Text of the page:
Challenges Faced by Millennial Caregivers

Older teenagers and young adults in their 20s aren’t the people we picture when we think of “caregivers.” Often we think of older adults, caring for much older parents. But it’s becoming more and more common for the younger generation—some not yet out of high school—to step in as caregivers for aging and ailing parents and grandparents.

Studies show that approximately 11 million caregivers in the United States are between the ages of 18 and 34 (Millennial’s) and fill this role in their families. These caregivers often have a unique perspective on their role and special needs for support. These include social support. Care giving can be socially isolating at any age. But younger caregivers more frequently have peers who are not dealing with the same things they are—who are busy with friends, school, work, college applications, and other things more typical of their age group. It can be particularly socially isolating to be a younger caregiver.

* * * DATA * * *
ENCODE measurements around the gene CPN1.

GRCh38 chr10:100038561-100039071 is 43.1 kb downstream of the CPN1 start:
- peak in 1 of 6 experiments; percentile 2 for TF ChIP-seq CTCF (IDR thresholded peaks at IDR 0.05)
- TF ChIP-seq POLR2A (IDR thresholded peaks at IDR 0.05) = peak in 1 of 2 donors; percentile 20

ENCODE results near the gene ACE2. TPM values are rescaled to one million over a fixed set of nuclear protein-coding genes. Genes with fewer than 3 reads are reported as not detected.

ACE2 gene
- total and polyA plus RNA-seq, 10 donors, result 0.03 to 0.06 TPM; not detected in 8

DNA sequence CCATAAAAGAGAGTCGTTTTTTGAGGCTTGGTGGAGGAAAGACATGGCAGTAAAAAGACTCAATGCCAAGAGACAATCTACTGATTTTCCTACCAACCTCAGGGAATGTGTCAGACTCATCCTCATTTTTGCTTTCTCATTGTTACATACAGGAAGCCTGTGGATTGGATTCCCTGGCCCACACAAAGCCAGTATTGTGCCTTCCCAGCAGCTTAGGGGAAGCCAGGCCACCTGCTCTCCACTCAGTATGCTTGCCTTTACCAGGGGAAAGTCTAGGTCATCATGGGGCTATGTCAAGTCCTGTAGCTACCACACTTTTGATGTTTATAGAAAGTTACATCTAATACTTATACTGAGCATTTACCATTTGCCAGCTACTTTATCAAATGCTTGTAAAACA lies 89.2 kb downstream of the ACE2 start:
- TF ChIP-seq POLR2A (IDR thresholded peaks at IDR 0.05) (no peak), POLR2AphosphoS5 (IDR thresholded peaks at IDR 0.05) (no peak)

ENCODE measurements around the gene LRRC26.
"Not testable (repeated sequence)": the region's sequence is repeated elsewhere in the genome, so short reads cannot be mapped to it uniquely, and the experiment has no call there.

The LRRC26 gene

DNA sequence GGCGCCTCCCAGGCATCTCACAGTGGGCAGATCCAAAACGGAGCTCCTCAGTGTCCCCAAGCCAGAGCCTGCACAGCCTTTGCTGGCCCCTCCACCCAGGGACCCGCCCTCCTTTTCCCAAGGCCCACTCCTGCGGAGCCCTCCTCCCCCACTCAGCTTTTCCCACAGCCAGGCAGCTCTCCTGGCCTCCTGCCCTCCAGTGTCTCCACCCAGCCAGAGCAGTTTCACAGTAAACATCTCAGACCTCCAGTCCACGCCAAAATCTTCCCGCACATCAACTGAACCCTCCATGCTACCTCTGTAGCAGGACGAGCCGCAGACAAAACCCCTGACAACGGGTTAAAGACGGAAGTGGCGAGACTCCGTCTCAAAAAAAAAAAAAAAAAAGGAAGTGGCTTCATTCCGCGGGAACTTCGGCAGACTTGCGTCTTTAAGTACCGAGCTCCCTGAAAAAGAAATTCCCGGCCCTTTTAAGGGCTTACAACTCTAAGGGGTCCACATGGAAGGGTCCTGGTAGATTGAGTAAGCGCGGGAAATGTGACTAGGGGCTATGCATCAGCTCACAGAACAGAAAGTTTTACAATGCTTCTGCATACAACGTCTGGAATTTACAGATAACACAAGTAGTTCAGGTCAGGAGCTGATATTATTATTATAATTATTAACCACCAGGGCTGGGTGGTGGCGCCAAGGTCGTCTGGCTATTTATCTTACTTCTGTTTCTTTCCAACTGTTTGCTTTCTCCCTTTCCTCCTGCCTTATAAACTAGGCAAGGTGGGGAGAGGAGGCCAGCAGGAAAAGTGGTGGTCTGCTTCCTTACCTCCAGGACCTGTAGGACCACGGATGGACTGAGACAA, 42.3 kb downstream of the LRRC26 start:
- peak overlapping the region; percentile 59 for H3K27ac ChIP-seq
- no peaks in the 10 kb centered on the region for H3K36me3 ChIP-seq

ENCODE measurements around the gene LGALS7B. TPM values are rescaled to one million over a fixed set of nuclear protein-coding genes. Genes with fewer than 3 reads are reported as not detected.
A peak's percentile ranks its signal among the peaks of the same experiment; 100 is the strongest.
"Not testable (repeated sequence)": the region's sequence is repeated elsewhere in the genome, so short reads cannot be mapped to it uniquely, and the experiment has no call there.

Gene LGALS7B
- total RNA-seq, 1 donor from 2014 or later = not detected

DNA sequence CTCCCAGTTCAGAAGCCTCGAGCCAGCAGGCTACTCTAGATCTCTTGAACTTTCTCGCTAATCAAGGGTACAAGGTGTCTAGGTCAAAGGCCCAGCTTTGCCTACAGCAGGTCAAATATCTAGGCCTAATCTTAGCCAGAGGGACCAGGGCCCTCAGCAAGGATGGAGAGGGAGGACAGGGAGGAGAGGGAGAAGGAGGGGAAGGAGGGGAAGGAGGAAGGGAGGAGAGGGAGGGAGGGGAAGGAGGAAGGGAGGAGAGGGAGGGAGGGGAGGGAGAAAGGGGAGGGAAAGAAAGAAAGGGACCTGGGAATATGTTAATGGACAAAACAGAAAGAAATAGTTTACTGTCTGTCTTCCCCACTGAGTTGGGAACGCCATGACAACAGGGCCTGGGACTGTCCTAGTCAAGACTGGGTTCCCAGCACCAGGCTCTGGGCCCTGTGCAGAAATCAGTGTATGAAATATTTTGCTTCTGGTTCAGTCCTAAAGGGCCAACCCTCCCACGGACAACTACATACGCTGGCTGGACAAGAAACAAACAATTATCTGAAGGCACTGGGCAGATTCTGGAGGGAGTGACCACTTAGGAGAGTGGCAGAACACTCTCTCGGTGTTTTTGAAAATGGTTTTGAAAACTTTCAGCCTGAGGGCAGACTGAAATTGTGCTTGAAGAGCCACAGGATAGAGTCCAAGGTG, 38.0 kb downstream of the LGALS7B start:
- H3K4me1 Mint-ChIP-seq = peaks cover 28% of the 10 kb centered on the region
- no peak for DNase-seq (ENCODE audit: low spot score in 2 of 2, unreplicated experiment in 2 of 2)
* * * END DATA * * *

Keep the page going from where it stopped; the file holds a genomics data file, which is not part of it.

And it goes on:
Help to navigate the healthcare system. Again, this can be challenging for caregivers of all ages. Grandchildren, however, may face particular difficulties in obtaining healthcare information for aging grandparents due to HIPAA barriers; sorting out insurance issues; qualifying an elderly relative for health care benefits, and becoming an advocate for their grandparent in the healthcare system. This is difficult for people at any age, but it often puts an outsized burden on younger caregivers with less experience navigating this maze for themselves.

Caregiving support. Some young caregivers are the primary caregiver; others support parents and give their free time to tasks like helping a grandparent perform activities of daily living; driving the grandparent to doctor’s appointments; managing medications; and keeping them company. Young caregivers have to balance these demands with full-time school—from high school to college—as well as jobs and other activities.

Millennial caregivers are not immune to the emotional and mental health challenges that come along with caregiving. The landscape of support can be different for millennials than for older caregivers. Many millennials feel reluctant to identify with the term “caregiver,” for a multitude of reasons—often because they are not the only or primary caregiver in their elderly relative’s lives—and may not be targeted by organizations or programs that provide caregiving help or be aware of these resources. {Continue}

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